In circumstances where Dr Carneiro was guilty of little more than fulfilling her duties as a doctor and responding to the referee’s direct instruction16 to enter the field of play, it is likely to be relatively straightforward to show that Mr Mourinho’s actions in publicly reprimanding, insulting and demoting her constituted a breach of the implied duty of trust and confidence. Chelsea would almost certainly be held ‘vicariously liable’ for Mourinho’s conduct as there was a sufficiently close connection between the wrongdoing and his employment that it could be regarded as having been done in the course of employment.17
Chelsea’s own actions would also be taken into account, with particular consideration being given to its apparent failure to support Dr Carneiro or issue any public censure of its manager.
Wasn’t it within Mourinho’s discretion to remove Carneiro from duties?
It is likely that Mr Mourinho’s contract with Chelsea includes a clause giving him sole discretion to determine who plays, trains and assists the first team. If so, Chelsea might seek to defend its actions by reference to this, for example, by arguing that it was prevented from stepping in to support Dr Carneiro because to do so would put it in breach of its contractual obligations to Mr Mourinho.
However, in the author’s opinion it seems unlikely that a court or Tribunal would be persuaded by this argument. A party exercising a discretion is required to “act honestly and on proper grounds and not in a manner that is arbitrary, irrational or capricious”.18 In circumstances where there are grounds to believe that Mr Mourinho’s decision did not satisfy this test and was not therefore a proper exercise of his discretion, it is logical to conclude that Chelsea could (and should) have taken steps to reinstate Dr Carneiro without it breaching any other contractual obligation by so doing.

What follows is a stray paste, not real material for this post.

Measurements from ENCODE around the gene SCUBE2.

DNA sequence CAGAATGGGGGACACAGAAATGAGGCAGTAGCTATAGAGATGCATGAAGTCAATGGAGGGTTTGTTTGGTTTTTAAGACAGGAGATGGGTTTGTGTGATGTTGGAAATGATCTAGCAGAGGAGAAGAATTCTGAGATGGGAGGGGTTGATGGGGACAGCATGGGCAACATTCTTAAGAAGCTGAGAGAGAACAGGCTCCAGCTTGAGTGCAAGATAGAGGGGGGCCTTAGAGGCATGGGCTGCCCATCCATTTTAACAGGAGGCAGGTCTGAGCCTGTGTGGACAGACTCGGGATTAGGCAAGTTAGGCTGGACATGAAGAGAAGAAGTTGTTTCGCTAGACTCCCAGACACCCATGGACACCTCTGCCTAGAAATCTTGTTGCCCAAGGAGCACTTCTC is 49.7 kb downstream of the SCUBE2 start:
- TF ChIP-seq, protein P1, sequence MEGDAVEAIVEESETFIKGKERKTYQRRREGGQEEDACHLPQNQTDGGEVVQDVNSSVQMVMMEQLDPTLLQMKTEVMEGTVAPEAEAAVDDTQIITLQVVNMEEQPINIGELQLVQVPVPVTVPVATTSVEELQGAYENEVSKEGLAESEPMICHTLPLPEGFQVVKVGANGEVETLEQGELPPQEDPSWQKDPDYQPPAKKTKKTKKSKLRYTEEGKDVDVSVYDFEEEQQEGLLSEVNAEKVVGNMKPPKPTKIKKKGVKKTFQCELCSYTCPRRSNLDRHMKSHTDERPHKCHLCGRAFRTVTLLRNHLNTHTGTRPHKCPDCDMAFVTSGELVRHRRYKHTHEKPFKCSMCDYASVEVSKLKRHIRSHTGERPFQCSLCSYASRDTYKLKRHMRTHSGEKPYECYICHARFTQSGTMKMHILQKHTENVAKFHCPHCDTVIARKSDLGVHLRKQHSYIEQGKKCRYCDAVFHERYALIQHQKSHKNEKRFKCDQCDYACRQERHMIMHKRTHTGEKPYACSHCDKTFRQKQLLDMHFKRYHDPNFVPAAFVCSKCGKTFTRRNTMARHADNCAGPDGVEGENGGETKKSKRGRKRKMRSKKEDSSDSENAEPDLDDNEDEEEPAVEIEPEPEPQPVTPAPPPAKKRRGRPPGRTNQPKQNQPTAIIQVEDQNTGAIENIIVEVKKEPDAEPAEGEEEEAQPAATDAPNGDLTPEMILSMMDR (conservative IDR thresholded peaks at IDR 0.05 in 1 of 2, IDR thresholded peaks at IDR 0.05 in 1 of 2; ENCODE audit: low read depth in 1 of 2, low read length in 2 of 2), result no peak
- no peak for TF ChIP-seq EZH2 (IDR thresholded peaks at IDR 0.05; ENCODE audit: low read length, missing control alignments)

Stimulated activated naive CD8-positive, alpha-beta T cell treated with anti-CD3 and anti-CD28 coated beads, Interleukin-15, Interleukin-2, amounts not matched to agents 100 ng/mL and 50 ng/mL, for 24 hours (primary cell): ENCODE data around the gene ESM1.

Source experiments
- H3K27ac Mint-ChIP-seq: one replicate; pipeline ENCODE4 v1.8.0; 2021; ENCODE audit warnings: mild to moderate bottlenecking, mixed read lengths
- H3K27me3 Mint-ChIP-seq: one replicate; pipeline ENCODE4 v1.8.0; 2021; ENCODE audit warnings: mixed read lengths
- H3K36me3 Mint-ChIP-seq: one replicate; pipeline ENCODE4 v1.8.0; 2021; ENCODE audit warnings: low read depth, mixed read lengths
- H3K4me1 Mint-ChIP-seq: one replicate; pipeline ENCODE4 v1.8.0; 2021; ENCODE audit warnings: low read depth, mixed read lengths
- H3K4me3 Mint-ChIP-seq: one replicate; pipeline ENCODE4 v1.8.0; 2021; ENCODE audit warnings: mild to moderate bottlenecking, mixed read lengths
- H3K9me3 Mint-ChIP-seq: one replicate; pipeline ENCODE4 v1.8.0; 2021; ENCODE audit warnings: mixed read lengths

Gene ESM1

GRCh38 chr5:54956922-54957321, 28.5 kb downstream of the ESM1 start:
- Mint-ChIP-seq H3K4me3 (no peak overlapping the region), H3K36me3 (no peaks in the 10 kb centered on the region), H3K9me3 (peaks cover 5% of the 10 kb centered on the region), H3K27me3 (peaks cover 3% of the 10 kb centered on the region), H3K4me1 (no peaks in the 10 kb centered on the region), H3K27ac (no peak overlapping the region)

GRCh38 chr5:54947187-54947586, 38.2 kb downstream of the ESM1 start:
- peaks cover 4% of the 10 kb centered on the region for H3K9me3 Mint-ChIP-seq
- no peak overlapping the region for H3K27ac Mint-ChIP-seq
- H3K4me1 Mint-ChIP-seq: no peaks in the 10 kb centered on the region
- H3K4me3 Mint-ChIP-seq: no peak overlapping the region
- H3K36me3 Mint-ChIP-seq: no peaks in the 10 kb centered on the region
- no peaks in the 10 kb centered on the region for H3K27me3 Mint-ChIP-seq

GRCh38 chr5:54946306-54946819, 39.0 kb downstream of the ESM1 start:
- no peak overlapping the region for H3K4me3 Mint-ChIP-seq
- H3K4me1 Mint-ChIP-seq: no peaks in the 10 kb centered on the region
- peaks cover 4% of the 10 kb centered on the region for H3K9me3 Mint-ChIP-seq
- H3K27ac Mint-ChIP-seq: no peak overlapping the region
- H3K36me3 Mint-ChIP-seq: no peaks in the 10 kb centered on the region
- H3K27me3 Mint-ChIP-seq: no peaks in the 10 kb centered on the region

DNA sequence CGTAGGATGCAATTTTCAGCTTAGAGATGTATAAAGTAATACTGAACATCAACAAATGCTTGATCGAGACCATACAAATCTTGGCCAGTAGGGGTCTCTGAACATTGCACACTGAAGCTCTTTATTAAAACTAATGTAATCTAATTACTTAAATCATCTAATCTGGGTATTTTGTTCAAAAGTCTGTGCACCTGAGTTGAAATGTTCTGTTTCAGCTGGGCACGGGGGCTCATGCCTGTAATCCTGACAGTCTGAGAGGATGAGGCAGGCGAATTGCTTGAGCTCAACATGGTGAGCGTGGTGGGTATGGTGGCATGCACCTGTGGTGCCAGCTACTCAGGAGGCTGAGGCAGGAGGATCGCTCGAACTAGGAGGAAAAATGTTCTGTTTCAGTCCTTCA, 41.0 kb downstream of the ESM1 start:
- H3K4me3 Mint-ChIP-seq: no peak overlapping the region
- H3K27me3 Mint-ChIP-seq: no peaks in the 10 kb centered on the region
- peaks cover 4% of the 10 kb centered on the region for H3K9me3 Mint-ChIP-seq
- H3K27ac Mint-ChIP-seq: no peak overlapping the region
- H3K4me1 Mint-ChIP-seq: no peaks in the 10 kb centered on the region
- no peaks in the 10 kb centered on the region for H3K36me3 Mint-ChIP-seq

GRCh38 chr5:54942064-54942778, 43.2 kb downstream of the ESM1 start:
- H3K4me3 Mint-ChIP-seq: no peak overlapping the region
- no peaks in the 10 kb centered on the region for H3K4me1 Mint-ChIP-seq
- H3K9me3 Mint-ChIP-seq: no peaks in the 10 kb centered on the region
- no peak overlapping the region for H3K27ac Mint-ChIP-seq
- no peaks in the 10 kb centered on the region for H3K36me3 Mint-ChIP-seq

Could Carneiro’s Facebook comments provide Chelsea a defence?
Chelsea might also seek to defend itself by pointing to the fact that Dr Carneiro took to social media to pass comment on the situation.19 This argument would presumably be that her actions caused damage to its reputation and therefore constituted a breach of her implied (and possibly express) contractual obligations to the club (we are unsure as to whether her contract included an express social media policy, but it would not be uncommon at high profile clubs). If upheld, this could result in her constructive dismissal being found to be fair (being on the grounds of her conduct) and/or any award of compensation to her being reduced to reflect her contributory fault.
There is authority confirming that an employee can be fairly dismissed for posting offensive, threatening and obscene comments on social media: see Game Retail Limited –v- Laws.20 However, in the author’s view, this simply does not fit the facts of the Carneiro case. Dr Carneiro’s comment on social media was limited to a Facebook posting to “thank the general public for their overwhelming support….really very much appreciated”.21 It is difficult to see Chelsea showing that this caused significant and foreseeable harm to it or its officers and employees such as to justify her dismissal or constitute contributory fault.
Potential compensation for unfair dismissal
If successful in her claim, Dr Carneiro would be eligible for compensation for the losses she suffers as a result of being forced out, the starting point for which would be the value of salary and benefits that she would have received had her employment continued. Such compensation is subject to a statutory cap of the lower of a year’s salary or £78,335.22
Could Carneiro also claim “stigma” damages?
She might also seek to claim damages for the ‘stigma’ she has suffered as a result of her treatment by Chelsea and Mr Mourinho. However, such damages are limited to circumstances where an individual’s ability to secure alternative employment is adversely affected by the fact that he/she has brought legal proceedings against the ex-employer23 or where the individual’s ability to mitigate their loss is adversely affected by their association with an ex-employer who has run their organisation in a corrupt or dishonest manner.24 In the author’s view, neither argument would seem to apply here.
Obligation to mitigate
Dr Carneiro would be under a duty to take reasonable steps to mitigate her losses by looking for alternative work and, having occupied a high profile position very successfully for a number of years, one might expect that she will not be short of offers. However, she would no doubt argue that her ability to find another job has been directly and adversely affected by Mr Mourinho’s and Chelsea’s actions, which have called into question her professional ability and resulted in her receiving unfavourable and intrusive press coverage.